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Continued Use of Effective Contraception After Use of Emergency Contraception

This study has been completed.
Sponsor:
Information provided by (Responsible Party):
Helena Kopp Kallner, Karolinska Institutet
ClinicalTrials.gov Identifier:
NCT02078414
First received: March 3, 2014
Last updated: November 25, 2015
Last verified: November 2015
  Purpose
Women using an emergency contraceptive method must use back up protection for 1-2 weeks depending on method. The Copper-IUD is the most effective emergency contraceptive method. The investigators wish to explore if women choosing the Cooper IUD have a higher frequency of use of an effective contraceptive method 3 months and 6 months after the use of an emergency contraceptive method than women who choose to use the emergency contraceptive pill EllaOne (ulipristal acetate).

Condition
Emergency Contraception Contraception Reproductive Health

Study Type: Observational
Study Design: Observational Model: Cohort
Time Perspective: Prospective

Resource links provided by NLM:


Further study details as provided by Helena Kopp Kallner, Karolinska Institutet:

Primary Outcome Measures:
  • Use of an effective contraceptive method [ Time Frame: 6 months after emergency contraceptive use ]
    Use of pill, patch, ring, IUD, IUS, or injection 6 months after use of emergency contraceptive method


Enrollment: 7
Study Start Date: March 2014
Primary Completion Date: February 2015 (Final data collection date for primary outcome measure)
Groups/Cohorts
Ulipristal acetate
Women choosing EllaOne as emergency contraception
Copper IUD
Women choosing copper IUD as emergency contraception

  Eligibility

Ages Eligible for Study:   18 Years to 45 Years   (Adult)
Sexes Eligible for Study:   Female
Accepts Healthy Volunteers:   No
Sampling Method:   Non-Probability Sample
Study Population
Women without contraception or with a failed contraceptive method seeking emergency contraception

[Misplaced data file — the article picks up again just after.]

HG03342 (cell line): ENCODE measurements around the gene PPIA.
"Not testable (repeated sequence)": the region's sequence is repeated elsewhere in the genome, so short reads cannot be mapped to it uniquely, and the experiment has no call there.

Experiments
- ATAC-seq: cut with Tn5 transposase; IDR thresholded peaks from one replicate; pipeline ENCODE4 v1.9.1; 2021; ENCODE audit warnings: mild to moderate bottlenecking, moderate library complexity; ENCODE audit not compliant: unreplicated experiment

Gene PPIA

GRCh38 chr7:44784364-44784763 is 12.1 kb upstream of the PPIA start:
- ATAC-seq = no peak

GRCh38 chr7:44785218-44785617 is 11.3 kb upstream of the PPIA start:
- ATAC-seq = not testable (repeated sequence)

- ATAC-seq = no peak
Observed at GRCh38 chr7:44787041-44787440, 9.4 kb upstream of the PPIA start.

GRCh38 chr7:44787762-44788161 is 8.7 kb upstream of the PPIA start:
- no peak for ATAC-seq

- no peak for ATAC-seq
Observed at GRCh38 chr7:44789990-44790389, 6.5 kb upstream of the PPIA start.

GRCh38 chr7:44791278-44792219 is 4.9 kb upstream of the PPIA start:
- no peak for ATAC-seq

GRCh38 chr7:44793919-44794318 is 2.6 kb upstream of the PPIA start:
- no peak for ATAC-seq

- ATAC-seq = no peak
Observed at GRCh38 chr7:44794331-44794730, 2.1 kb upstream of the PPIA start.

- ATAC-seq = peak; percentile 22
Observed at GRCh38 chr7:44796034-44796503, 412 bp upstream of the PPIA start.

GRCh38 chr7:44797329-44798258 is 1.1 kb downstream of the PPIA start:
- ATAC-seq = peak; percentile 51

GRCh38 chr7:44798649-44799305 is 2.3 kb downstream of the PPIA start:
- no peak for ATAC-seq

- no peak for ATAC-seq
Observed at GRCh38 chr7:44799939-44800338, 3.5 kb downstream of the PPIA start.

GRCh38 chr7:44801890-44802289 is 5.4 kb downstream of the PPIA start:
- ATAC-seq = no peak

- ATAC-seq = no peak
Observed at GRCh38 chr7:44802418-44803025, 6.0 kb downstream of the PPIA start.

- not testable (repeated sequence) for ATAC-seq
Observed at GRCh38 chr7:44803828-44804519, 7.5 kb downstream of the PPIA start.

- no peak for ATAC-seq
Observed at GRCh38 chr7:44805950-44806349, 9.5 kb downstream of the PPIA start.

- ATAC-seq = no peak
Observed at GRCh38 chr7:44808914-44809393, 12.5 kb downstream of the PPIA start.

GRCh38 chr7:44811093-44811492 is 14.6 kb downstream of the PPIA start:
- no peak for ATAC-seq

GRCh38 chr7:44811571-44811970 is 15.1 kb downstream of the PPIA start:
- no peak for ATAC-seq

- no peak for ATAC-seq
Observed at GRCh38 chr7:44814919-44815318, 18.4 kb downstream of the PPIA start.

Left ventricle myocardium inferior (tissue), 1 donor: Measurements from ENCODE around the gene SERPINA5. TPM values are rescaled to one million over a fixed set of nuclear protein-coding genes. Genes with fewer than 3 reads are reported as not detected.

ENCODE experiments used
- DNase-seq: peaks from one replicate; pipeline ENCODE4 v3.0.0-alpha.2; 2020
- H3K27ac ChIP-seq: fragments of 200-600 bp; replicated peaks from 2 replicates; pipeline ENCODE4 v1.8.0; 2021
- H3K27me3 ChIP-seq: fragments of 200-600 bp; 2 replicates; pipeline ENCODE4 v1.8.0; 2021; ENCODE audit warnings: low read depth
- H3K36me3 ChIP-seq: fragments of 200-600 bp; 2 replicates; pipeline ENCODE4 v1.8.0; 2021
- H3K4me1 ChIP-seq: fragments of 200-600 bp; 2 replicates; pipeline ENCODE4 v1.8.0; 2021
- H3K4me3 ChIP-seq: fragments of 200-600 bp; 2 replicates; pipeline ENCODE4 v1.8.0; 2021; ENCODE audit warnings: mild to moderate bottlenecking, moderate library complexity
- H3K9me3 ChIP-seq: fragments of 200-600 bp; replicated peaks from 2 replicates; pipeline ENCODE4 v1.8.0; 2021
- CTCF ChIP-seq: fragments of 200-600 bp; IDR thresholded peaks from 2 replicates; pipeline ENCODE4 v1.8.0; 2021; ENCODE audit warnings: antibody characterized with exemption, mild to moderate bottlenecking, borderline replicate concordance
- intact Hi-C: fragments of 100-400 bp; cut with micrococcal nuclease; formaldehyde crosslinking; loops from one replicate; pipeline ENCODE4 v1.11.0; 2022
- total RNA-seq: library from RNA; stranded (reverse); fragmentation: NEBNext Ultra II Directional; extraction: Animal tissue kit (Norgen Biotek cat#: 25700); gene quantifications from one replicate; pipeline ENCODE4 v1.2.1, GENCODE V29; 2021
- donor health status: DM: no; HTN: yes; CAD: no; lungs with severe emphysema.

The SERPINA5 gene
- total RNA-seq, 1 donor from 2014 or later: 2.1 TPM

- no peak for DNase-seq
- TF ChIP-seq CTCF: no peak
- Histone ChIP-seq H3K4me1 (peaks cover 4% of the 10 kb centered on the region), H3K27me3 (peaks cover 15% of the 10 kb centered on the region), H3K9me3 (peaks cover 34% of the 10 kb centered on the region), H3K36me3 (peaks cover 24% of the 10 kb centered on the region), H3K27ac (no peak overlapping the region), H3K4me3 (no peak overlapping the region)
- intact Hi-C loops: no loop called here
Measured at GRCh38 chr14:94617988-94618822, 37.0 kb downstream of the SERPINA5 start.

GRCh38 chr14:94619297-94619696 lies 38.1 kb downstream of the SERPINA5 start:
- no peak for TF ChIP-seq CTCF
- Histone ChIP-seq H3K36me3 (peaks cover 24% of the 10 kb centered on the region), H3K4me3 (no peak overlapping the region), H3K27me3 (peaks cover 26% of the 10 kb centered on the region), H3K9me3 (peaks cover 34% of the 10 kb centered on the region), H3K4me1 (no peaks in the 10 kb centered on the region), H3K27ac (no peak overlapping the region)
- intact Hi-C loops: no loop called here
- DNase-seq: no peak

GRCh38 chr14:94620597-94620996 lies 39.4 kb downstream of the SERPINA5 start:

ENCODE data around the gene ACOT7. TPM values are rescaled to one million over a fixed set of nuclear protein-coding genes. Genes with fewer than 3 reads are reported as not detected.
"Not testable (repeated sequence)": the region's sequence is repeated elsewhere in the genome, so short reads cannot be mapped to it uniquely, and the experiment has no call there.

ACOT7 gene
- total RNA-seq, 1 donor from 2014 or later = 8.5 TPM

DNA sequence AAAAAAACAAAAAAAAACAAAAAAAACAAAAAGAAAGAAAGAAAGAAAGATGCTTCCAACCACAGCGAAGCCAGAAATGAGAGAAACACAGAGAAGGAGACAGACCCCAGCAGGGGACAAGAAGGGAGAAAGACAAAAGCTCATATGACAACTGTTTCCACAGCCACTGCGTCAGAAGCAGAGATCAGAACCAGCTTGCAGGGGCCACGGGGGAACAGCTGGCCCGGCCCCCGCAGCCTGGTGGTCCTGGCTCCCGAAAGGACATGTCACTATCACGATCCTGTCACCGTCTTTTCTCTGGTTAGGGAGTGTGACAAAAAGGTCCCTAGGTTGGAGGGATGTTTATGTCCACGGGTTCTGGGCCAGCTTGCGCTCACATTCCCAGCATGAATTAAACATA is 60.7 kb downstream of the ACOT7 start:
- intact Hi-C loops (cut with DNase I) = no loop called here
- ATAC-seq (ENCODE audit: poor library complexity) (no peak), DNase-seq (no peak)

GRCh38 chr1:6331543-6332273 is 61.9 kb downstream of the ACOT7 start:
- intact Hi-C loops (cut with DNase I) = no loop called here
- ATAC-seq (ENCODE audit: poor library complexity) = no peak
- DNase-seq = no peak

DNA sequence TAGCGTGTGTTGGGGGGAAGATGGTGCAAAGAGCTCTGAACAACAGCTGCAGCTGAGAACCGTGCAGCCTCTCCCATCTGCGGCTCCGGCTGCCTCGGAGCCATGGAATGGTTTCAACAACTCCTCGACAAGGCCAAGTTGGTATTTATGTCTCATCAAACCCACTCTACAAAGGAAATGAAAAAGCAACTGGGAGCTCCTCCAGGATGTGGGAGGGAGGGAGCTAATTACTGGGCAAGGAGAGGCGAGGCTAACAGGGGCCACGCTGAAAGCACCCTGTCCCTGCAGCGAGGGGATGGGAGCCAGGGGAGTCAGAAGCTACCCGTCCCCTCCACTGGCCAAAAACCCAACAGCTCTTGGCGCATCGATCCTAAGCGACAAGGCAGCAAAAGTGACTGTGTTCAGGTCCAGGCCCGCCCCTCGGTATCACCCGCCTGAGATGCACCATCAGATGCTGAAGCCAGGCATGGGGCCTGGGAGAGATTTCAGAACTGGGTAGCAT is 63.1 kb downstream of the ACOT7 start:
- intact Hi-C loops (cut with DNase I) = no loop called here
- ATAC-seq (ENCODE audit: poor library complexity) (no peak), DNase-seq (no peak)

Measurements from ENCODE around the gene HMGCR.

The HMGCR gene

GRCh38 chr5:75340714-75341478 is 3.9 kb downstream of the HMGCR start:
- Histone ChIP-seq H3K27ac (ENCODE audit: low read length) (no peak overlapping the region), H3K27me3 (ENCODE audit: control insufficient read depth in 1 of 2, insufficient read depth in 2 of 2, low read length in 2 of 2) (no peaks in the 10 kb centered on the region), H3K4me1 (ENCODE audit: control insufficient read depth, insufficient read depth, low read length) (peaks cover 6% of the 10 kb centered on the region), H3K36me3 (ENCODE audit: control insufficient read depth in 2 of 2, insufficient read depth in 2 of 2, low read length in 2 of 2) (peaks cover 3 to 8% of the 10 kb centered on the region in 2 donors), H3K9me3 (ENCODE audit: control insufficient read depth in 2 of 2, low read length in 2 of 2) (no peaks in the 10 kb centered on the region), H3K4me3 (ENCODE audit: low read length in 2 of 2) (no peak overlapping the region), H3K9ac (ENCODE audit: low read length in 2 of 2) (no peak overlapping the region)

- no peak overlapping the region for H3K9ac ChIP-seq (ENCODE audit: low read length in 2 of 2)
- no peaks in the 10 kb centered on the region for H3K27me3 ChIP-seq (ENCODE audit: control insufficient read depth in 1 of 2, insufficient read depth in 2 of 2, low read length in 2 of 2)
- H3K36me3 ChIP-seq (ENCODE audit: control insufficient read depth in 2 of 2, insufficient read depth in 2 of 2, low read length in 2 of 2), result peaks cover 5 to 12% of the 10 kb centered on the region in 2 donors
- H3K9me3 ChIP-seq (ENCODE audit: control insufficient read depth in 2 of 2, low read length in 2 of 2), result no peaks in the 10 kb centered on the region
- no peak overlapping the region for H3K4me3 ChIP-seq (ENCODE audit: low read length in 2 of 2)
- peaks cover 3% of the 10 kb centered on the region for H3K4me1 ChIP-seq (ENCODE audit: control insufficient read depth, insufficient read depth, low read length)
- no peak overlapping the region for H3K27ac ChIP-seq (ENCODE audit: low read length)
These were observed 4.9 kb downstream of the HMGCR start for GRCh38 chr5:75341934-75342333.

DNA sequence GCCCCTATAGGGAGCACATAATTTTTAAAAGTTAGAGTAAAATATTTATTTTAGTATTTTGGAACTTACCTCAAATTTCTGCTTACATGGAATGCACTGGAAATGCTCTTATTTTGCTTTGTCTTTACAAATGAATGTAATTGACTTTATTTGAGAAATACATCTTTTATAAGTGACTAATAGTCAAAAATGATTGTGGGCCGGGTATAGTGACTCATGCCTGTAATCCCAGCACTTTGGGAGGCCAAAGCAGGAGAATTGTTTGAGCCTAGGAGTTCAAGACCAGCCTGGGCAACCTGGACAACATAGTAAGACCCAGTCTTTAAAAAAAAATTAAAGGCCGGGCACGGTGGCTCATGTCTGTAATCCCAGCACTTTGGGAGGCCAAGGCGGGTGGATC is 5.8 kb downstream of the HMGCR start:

Criteria

Inclusion Criteria:

  • women over 18 years
  • eligible for all emergency contraception

Exclusion Criteria:

  • previous conisation
  • known stenosis of the cervix
  • signs of ongoing genital infection
  • known uterine anomaly
  • Known bleeding disorder
  Contacts and Locations
Choosing to participate in a study is an important personal decision. Talk with your doctor and family members or friends about deciding to join a study. To learn more about this study, you or your doctor may contact the study research staff using the Contacts provided below. For general information, see Learn About Clinical Studies.

Please refer to this study by its ClinicalTrials.gov identifier: NCT02078414

Locations
Sweden
RFSU clinic
Stockholm, Sweden
Sponsors and Collaborators
Karolinska Institutet
  More Information

Responsible Party: Helena Kopp Kallner, Consultant Obstetrics and Gynecology, PhD, Karolinska Institutet
ClinicalTrials.gov Identifier: NCT02078414     History of Changes
Other Study ID Numbers: RFSU1
Study First Received: March 3, 2014
Last Updated: November 25, 2015

Additional relevant MeSH terms:
Emergencies
Disease Attributes
Pathologic Processes

ClinicalTrials.gov processed this record on September 21, 2017